Tech icons Mark Zuckerberg and Steve Jobs have impressed prestigious dramas like The Social Network and Steve Jobs. But for Mike Lazaridis, Doug Fregin, and Jim Balsillie, the minds behind the groundbreaking Blackberry, their rise and fall is the stuff of comedy. Or at the least it’s as introduced by co-writer, director, and co-star Matt Johnson in the frenetic BlackBerry.
Making its North American Premiere on the SXSW Festival, BlackBerry is in good firm with Tetris, one other tech-centered biopic that turns probably boring enterprise issues into chuckle-rumbling bits. Beyond their floor similarities, each movies succeed or fail due to their central solid.
What’s BlackBerry about?
In 1996, Doug (Johnson) and Mike (Jay Baruchel in a glistening silver wig) tumbled into a gathering that will change their lives endlessly. The inventing besties aren’t a lot to take a look at. Ever-bedecked in a sweatband, juvenile graphic tees, and gymnasium shorts, Doug’s disdain for enterprise as common is as pungent as his raggedy headgear. Meanwhile, Mike, carrying geeky aviator glasses and a shirt the colour of an old envelope, appears to be like more like an unassuming financial institution clerk than tech’s subsequent massive star. It’s little shock then that ball-busting exec Jim (Glenn Howerton shaved right into a balding menace) can barely include his repulsion. But an amazing concept is a good concept, and even with their clumsy pitch — “a cellphone and an email machine all in one thing” — it is clear this can be a nice concept.
Despite their persona clashes and bouts of mistrust, the Canadian trio turns this hybrid system into an entire new trade. BlackBerry charts their hardscrabble beginnings, their heady success, after which the outrageous manipulations — and crimes — dedicated to making an attempt to keep them on high of the smartphone game as soon as the iPhone arrives.
BlackBerry is a cautionary story jolted with humor and coronary heart.
Through the three interweaving arcs of Doug, Mike, and Jim, the script (co-written by Johnson and Matthew Miller) charts a stark story of Goofus vs. Greed. Doug is the form of man who’ll pointedly quote Star Wars in a enterprise pitch and fight passionately to protect foolish office traditions, like a plunger’s quirky placement and a weekly film evening — deadlines be damned! But as their firm’s potential grows, Mike’s being lost — as Doug would possibly put it — to the Dark Side.
Jim, a shark in a go well with, is all the time on the transfer up the company ladder, and he will not endure fools or dawdlers. Where Johnson brings an nearly obnoxious aw-shucks demeanor to Mike, Howerton channels the comedian rage he is proven all through It’s Always Sunny in Philadelphia to a ruthless level, plunging it mercilessly into BlackBerry’s company tradition. Sure, at first Mike pushes back to protect his invention’s integrity and his staff’ loyalty. But cash adjustments people. By the time BlackBerry hits its predictable mid-way film makeover, Mike is wanting sharper in more methods than one.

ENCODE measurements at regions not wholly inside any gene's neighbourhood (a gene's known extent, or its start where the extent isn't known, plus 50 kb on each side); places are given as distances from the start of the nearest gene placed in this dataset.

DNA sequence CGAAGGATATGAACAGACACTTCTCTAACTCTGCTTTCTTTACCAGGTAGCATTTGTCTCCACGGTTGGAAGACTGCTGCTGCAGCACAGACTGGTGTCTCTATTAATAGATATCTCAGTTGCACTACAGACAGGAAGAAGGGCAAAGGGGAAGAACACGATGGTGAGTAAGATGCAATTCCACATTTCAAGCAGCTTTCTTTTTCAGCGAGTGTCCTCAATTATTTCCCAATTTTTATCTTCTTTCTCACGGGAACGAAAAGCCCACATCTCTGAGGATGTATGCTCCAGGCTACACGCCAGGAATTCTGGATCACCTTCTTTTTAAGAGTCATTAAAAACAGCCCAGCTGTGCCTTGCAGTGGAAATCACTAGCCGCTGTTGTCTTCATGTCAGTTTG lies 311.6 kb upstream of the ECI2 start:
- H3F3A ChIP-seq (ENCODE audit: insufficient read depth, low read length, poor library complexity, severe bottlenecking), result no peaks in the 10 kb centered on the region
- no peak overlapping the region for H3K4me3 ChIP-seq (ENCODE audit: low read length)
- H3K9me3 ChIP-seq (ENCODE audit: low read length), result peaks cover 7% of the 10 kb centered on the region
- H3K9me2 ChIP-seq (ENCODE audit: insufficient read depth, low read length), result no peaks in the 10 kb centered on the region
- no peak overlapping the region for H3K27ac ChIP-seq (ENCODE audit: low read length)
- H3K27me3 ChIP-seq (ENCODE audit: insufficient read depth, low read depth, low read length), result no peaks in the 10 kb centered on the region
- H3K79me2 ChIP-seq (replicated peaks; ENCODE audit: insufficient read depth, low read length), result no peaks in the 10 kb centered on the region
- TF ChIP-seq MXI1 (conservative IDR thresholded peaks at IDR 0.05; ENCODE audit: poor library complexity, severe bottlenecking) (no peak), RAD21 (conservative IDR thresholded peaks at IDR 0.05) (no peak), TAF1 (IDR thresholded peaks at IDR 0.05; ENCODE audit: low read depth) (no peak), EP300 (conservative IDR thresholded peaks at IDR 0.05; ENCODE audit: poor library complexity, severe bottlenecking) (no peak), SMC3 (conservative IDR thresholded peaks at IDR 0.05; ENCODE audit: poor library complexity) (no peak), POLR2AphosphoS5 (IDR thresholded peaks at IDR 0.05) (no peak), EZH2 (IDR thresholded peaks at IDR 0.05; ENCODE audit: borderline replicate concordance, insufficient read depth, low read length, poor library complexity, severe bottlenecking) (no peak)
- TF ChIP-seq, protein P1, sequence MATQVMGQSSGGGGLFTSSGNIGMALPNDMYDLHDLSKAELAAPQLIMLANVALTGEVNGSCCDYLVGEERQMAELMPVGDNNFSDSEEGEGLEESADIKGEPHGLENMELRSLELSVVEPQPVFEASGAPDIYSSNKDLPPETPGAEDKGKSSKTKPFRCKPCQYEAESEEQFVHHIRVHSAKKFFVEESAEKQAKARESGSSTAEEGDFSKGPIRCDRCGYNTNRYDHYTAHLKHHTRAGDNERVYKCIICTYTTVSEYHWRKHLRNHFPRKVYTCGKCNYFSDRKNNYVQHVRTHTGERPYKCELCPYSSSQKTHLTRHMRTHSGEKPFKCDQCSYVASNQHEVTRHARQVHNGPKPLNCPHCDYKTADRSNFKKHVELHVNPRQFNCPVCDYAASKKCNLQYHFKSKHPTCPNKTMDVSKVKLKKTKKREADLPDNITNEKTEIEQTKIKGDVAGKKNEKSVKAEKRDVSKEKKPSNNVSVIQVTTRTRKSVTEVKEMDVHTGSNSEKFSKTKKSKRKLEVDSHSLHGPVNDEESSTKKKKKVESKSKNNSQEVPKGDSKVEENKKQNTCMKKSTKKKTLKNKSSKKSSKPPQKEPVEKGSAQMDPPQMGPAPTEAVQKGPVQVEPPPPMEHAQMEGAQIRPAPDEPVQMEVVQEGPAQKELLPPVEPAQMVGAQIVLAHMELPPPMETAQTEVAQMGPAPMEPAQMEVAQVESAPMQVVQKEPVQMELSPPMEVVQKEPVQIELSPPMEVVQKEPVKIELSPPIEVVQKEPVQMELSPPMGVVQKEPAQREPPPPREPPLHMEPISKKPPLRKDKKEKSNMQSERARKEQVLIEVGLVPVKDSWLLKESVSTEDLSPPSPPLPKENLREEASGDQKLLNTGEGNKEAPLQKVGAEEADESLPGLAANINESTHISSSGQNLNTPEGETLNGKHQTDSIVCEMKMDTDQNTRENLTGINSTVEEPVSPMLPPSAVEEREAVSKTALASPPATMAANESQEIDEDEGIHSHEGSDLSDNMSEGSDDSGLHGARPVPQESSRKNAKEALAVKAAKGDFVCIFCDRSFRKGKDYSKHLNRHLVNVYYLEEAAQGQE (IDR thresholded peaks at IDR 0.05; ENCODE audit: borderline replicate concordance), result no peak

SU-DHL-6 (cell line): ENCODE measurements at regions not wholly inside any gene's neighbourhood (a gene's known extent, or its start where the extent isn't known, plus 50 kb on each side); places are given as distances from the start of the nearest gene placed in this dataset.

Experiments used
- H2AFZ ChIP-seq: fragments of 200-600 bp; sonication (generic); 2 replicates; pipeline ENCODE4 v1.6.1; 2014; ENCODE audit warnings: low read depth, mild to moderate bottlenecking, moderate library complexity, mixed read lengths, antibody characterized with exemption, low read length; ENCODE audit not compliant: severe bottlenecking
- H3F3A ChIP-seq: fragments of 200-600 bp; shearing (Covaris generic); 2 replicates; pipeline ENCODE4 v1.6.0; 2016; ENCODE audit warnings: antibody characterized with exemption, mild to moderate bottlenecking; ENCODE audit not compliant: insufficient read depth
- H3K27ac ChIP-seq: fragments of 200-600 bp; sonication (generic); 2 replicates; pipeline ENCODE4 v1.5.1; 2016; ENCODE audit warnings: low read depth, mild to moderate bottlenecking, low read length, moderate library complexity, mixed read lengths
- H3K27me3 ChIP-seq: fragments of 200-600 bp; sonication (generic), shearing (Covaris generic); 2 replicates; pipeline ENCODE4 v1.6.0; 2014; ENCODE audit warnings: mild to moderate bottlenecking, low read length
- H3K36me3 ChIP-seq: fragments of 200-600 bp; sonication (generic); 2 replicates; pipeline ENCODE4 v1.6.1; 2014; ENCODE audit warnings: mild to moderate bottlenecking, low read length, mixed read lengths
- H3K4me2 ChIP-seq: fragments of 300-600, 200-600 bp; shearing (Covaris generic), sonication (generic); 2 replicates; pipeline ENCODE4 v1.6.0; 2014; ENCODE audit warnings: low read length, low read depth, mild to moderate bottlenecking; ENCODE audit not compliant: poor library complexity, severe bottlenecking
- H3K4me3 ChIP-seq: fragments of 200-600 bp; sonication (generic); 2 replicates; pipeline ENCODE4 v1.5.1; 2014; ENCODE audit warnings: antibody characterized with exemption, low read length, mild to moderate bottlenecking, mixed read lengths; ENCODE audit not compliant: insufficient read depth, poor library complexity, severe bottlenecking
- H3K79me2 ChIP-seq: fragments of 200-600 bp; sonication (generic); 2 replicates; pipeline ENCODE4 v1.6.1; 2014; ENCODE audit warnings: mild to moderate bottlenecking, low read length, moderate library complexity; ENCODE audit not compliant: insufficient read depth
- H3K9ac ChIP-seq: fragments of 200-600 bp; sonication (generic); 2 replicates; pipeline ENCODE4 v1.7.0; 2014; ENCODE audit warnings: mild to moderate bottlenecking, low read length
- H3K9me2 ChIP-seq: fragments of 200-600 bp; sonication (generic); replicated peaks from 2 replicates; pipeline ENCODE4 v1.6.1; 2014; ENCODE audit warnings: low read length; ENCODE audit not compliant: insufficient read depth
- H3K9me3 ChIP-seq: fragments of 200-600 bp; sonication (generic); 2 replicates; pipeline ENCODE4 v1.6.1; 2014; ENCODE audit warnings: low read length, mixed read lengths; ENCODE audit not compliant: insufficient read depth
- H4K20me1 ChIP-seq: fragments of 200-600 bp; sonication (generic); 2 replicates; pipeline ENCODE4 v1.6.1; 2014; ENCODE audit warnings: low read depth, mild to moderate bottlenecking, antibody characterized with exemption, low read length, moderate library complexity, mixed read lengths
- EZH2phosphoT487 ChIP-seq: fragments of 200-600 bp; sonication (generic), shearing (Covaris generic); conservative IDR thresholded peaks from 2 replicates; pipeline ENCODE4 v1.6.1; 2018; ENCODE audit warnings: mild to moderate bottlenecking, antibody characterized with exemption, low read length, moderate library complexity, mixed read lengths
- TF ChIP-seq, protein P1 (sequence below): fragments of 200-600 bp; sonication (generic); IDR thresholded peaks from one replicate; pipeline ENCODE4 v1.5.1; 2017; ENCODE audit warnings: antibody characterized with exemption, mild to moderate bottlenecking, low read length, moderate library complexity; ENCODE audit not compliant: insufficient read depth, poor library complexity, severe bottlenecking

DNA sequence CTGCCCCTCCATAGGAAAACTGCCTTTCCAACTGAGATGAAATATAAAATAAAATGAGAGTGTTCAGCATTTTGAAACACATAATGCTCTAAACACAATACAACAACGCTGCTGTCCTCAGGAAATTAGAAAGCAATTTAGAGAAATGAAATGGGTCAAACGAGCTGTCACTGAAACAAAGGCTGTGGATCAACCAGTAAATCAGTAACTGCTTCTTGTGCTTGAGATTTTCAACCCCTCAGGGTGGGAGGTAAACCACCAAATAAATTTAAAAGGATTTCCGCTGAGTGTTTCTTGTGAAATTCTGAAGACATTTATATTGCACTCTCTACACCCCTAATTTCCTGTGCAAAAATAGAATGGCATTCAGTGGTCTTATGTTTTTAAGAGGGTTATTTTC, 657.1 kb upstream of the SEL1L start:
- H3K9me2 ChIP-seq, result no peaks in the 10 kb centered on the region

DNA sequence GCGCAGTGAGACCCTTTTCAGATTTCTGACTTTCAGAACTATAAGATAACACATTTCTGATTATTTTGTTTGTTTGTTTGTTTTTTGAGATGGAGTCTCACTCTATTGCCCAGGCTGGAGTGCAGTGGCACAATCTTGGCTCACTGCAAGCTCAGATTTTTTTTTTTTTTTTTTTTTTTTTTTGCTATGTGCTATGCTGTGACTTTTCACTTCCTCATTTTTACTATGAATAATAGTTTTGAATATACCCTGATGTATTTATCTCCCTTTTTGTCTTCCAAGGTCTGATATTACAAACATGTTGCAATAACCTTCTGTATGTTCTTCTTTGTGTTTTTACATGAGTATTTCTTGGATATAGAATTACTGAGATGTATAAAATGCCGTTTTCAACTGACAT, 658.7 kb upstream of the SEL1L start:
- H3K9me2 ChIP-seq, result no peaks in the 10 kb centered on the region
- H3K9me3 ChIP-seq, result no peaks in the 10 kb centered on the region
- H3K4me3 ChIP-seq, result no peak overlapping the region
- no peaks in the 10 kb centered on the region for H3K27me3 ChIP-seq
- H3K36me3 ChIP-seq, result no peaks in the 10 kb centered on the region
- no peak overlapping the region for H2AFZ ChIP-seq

Glenn Howerton hits hilarity; Jay Baruchel struggles in a straight-man role.
Credit: IFC Films
Amid enterprise conferences, snarled contract negotiations, and outright screaming matches, BlackBerry is much less in the story of the telephone than it’s in the battle for Mike’s soul. Johnson casts himself and his guileless exuberance because the gawky angel on Mike’s shoulder, whereas Howerton is a capitalist satan. They each ship performances that brush off the cobwebs of status biopics in favor of one thing funnier and fiercer. As a longtime Sunny fan, Howerton’s outbursts alone make BlackBerry price watching. Unfortunately, Baruchel at its middle fumbles.
A comedic actor who’s made his mark by taking part in lovable goofs, he is oddly solid as a meek introvert who mumbles and emotes by tediously repressed expression. Baruchel is earnest in his portrayal, shedding the jovial smile and shouldering a stiff physicality that speaks to Mike’s internalized battle. But he by no means fairly clicks in the role, feeling like a drag amid warring dragons. Without punchlines or pluck, Baruchel is lost. And as his character is the emotional stakes of the film, BlackBerry by no means fairly comes collectively.
As a filmmaker, Johnson’s energy is infectious. Ahead of the SXSW premiere, he took to the stage in Doug’s costume, excitedly chattering to the viewers concerning the cuts made to the movie since its World Premiere on the Berlinale. His vaguely chaotic vibes infuse BlackBerry with jolting pacing, racing by the plot, montages, and archival footage with the assistance of acutely captured stock characters. For instance, Michael Ironside crackles as a enterprise bully, whereas Rich Sommer warmly shrugs as a humble but ingenious nerd.
Even if you do not know the story behind BlackBerry, which is predicated on the e-book Losing the Signal by Jacquie McNish and Sean Silcoff, you would possibly properly predict it, as tech icons in films not often get Hollywood glad endings. So, Johnson well wastes no time, shifting swiftly — although not fairly gracefully — by plot factors, often resting to relish in character moments and comeuppance, certainly one of which drew cheers from the tech-savvy SXSW viewers.
Though often a bumpy experience, Johnson brings loads of earnest nostalgia for this period to the film with a soundtrack that boasts Joy Division, Moby, and Mark Morrison, in addition to prop parts like Teenage Mutant Ninja Turtles II on VHS, and, in fact, the cathartic click on of keys on the titular system. Overall, the journey is more rollicking than rocky. While not amid this year’s most gut-busting comedies, BlackBerry manages to seek out the humor in the heartbreak of this true story, delivering an ending that’s easy but satisfying.
BlackBerry made its World Premiere at SXSW 2023; a theatrical release will comply with on May 12.